Several groups have modified preexisting staging systems with the incorporation of the ALBI grade to improve the prognostication abilities of said staging systems. Chan et al. evaluated the prognostic performance of the Cancer of the Liver Italian Program (CLIP) in a large cohort of 1973 Chinese patients with HCC. They compared the CP-CLIP, ALBI-CLIP, and nine other grading systems using the homogeneity likelihood Chi-square, C-index, and corrected Akaike information criterion. Based on these three criteria, they found both the CP-CLIP and ALBI-CLIP to be the most powerful staging systems out of the 11 that exist. ALBI-CLIP provided comparable prognostic performance compared to CP-CLIP with comparable scores within the ALBI-CLIP having improved median survival (16).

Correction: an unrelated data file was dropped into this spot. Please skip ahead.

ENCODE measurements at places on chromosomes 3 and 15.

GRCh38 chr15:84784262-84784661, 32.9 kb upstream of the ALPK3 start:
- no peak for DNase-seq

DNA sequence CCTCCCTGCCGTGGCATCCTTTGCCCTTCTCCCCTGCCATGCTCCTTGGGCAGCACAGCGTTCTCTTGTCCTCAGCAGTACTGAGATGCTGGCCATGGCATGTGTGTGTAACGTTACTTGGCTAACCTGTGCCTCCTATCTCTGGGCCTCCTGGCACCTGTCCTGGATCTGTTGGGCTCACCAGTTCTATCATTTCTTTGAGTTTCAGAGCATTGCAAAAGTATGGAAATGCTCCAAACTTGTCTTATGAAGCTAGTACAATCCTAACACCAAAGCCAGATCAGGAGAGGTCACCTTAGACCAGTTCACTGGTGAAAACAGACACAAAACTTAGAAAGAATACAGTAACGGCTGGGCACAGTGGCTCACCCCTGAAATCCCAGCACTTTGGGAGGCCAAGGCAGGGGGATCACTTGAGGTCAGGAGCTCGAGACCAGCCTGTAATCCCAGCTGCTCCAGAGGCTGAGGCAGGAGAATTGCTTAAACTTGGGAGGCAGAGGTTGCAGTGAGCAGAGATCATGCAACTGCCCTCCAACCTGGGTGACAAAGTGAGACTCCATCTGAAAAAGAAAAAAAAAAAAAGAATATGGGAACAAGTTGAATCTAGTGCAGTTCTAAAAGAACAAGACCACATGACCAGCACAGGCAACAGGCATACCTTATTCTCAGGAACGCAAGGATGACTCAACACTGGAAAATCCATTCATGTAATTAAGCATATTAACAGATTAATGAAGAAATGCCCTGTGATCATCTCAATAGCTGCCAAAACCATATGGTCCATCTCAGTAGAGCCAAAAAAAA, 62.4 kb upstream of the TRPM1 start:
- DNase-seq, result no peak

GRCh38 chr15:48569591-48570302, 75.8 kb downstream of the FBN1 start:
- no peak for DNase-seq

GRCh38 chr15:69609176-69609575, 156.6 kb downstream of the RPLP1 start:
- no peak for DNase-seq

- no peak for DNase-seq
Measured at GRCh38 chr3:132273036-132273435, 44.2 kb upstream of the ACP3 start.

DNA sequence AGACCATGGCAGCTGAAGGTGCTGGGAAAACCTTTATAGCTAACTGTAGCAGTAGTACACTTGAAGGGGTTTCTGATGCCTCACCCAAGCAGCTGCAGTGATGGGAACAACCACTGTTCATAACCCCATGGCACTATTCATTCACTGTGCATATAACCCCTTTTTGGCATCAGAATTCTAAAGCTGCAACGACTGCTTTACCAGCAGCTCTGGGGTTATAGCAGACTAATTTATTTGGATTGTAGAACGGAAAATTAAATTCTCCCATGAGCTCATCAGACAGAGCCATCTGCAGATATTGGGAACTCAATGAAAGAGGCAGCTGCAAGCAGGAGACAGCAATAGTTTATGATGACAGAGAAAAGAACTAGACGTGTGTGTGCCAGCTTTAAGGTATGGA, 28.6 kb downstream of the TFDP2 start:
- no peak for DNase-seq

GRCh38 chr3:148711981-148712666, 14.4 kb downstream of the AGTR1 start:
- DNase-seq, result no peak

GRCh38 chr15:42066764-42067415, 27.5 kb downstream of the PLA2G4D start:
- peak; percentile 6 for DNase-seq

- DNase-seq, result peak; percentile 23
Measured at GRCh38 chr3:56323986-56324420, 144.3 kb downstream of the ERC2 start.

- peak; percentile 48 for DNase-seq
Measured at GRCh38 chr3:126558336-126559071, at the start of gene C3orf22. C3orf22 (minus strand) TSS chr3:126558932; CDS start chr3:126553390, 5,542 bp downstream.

Our study focused on evaluating the CP classes as a whole and did not break each class into their numeric subgroups. The lack of sub-class refinement may have obscured CP’s ability to better discriminate outcomes in the patient sub-populations. However, Hiraoka et al. looked into the CP classes more closely and divided the patients of CP A scores 5 and 6 into ALBI grades separately. Of their 1,285 CP A5 patients, 858 (66.8%) were ALBI 1 and 427 (33.2%) were grade 2. Of their 586 CP A6 patients, 53 (9.0%) were ALBI 1 and 533 (91.0%) were ALBI 2. They also found the percentage of ALBI 2 patients amongst the CP A6 class (91.0%) was similar to that amongst CP B7 class (91.8%). These findings demonstrate the inability of CP to distinguish the difference between the border of CP classes A and B, which was confirmed in our study by the migration of a significant portion of our CP A patients to ALBI 2 grade. Their study further supports the use of ALBI for a higher degree of discrimination as a significant number of CP A5 patients migrated to ALBI grade 2 (19).